As the leaves start to turn in Regent’s Park, we not only welcome the humbling sight of the beginning of a new season but also the launch of another Frieze London and Frieze Masters art fair.
The annual cultural event draws thousands of critics, connoisseurs and amateurs to the sprawling royal park each October, making London the cultural hub for a week. Frieze launches this week (4th – 7th) so with this in mind we round up our top picks of events to attend and artists to discover.
Girl power seems to be the underlying theme to the fair this year with everything female from Sonia Boyce’s Afro-Caribbean inspired canvases to the late Helen Chadwick’s provocative, anatomical sculptures on display. The Modern Institute presents work by Glaswegian artist, Cathy Wilkes, who has been chosen to represent the UK at the 2019 Venice Bienneale as well as the Frieze Sculpture Park being curated by Clare Lilley of the indomitable Yorkshire Sculpture Park.
As usual there is a plethora of exciting collection of work on display as part of the Frieze Masters area – where more than 130 leading modern and historical galleries from around the world showcase art from the ancient era and Old Masters to the later 20th century. Look out for Francesca Galloway Gallery, which will be introducing Indian paintings from the 16th to 18th centuries that depict Gods and mortals in states of intoxication. For polarising styles and periods visit Sam Fogg Gallery who will present the medieval Eichstatt tapestry which allegedly was woven by nuns and the Jacobsen Gallery who will showcase the energetic work of Matisse. If you’re looking for a moment of peace and serenity away from the hustle of the fair then the Dickinson Gallery is the perfect antidote. Introducing “Formed from Nature”, the gallery has recreated the sculptural garden of Barbara Hepworth. Her studio and home in St. Ives has been remodelled using the Cornish landscape to contextualise and celebrate Hepworth’s organic forms in an immersive environment.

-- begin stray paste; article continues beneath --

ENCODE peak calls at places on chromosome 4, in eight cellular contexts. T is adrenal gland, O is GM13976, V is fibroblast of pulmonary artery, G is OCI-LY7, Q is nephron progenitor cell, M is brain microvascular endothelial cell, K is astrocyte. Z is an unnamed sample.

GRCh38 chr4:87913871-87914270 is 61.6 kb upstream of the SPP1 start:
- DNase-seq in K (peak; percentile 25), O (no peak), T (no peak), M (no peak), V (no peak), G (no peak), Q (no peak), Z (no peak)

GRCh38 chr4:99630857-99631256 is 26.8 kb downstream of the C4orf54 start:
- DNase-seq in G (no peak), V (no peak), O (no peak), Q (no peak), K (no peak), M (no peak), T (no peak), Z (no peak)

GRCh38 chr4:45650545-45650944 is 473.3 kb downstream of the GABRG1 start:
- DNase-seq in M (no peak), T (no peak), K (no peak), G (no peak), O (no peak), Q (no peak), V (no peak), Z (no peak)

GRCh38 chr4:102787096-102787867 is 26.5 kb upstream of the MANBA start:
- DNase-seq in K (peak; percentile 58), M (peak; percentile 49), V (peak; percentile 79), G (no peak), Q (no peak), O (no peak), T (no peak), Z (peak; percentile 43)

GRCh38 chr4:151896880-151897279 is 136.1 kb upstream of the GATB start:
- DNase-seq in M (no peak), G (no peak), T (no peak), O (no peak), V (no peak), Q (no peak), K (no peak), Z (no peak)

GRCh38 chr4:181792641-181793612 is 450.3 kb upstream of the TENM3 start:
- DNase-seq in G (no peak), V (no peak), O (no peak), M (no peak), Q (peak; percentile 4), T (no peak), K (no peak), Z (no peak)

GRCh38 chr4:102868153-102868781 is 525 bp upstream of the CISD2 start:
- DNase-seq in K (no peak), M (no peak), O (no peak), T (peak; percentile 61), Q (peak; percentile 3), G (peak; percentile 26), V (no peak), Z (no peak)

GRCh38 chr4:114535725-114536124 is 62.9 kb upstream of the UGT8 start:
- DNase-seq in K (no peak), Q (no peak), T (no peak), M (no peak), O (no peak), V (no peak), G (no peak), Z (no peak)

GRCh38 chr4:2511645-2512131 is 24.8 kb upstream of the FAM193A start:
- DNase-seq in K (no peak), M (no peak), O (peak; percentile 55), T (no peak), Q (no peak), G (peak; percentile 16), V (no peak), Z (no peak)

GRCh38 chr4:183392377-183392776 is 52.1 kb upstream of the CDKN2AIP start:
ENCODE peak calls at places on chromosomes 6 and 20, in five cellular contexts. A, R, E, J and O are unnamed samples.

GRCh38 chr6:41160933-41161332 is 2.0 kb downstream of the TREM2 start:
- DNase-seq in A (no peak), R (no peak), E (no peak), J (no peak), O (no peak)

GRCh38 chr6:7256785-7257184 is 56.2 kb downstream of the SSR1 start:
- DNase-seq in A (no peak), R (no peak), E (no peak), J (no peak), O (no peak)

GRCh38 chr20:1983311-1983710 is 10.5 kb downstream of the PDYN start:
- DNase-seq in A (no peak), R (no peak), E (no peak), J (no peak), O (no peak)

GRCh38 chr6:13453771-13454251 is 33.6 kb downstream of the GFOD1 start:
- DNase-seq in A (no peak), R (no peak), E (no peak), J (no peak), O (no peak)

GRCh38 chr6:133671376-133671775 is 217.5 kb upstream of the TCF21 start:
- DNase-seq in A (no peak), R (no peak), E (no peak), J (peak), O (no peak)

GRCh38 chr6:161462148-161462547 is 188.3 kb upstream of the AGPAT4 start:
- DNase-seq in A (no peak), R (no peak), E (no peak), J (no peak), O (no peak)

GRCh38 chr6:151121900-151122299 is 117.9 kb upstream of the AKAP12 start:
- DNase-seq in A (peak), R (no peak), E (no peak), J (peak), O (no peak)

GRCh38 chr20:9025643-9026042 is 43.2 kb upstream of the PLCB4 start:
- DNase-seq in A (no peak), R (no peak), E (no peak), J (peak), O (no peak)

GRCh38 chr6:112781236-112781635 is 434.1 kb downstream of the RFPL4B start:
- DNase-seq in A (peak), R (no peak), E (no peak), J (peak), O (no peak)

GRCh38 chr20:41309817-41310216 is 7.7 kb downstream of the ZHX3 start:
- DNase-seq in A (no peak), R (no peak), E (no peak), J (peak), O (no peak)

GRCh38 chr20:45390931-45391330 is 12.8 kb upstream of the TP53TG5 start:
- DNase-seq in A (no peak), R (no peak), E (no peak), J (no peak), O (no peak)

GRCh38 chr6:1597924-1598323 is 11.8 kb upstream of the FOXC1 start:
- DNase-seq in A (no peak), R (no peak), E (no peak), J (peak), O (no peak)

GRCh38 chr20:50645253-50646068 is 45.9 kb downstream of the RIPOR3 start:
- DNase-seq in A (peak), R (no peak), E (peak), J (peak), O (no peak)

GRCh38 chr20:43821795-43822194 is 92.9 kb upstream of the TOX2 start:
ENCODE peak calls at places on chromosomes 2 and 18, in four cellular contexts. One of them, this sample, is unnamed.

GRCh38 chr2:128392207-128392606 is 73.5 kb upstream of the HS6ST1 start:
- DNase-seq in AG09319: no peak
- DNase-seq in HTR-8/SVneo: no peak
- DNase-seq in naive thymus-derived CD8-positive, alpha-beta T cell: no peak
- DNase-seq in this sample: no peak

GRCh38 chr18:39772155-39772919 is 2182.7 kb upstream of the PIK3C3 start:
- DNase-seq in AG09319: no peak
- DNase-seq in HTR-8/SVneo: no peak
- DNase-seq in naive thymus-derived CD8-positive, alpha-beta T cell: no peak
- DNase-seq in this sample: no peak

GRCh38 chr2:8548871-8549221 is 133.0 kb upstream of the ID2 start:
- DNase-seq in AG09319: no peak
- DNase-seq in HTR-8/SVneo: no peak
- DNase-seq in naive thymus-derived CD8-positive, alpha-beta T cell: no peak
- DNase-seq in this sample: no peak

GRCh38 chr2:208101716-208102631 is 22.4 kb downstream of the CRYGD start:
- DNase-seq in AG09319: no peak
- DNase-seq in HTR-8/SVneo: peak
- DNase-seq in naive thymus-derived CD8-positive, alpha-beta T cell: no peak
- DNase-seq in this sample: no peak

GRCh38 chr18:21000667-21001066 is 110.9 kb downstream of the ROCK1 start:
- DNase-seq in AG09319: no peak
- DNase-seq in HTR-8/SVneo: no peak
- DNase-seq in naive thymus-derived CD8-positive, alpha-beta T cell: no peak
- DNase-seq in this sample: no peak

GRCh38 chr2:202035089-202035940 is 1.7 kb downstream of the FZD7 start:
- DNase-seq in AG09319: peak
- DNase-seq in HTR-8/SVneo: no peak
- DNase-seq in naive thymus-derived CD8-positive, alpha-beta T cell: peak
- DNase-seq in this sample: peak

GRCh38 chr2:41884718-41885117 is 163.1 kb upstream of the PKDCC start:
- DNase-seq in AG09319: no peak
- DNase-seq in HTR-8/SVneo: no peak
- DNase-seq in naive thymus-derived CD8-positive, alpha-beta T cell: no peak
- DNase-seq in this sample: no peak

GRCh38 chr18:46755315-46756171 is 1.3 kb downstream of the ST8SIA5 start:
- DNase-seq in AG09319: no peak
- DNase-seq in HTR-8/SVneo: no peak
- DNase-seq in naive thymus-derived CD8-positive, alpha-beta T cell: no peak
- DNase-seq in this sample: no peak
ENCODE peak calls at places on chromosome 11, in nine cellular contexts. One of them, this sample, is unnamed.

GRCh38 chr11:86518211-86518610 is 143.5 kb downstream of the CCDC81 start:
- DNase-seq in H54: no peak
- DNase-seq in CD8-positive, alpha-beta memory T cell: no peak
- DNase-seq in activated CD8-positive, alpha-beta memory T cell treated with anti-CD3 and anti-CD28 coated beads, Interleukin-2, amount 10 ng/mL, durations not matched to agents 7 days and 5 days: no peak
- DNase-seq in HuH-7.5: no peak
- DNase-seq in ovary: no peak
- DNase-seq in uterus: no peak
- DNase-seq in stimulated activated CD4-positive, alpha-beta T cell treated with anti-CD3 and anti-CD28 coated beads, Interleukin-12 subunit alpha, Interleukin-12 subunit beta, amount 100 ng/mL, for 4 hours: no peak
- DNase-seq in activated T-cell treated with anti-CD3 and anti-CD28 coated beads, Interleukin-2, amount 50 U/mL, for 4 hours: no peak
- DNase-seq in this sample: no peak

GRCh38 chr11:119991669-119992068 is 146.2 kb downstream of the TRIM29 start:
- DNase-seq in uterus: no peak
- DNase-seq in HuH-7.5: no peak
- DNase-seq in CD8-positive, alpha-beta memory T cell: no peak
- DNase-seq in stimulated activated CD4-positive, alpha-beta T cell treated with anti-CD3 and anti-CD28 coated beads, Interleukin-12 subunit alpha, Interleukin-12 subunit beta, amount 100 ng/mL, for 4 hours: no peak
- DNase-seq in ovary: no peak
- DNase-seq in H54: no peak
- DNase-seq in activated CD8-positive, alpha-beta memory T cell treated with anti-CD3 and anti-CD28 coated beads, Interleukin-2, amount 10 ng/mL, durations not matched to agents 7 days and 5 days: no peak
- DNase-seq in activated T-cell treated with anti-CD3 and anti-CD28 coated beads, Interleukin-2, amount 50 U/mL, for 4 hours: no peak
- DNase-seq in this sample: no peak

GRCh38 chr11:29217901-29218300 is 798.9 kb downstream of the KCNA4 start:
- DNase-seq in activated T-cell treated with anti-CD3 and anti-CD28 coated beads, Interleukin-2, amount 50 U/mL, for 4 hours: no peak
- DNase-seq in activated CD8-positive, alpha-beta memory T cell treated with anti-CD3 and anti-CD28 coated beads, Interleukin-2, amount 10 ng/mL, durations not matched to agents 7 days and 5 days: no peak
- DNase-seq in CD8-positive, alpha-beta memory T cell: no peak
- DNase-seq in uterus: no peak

Talks, debates and performances are also an integral part to Frieze London with highlights including an opera singer performing fragments of overhead conversations at Frieze for Laure Prouvost’s “It’s a Tragedy” roving performance project, presented by Lisson Gallery. An art and architecture conference at the Royal Institute will feature presentations from ground-breaking architects Shigeru Ban, Jamie Fobert, Ellen van Loon, Richard Rogers and Kulapat Yantrasast. And finally BBC Radio 3 will be leading a debate on museums in the 21st century on Tuesday 2nd, featuring a live recording during the fair.
Finally, if you’re not planning on visiting Regent's Park but still want to experience world class art then various galleries across the capital are showcases special works; Elmgreen & Dragset at Whitechapel Gallery, Rachel Maclean at Zabludowicz Collection and Renzo Piano at the Royal Academy of Arts; Yayoi Kusama’s solo show at Victoria Miro and at the Imperial War Museum John Akomfrah will be in conversation with David Olusoga to celebrate the opening of his new multi-screen work Mimesis: African Soldier.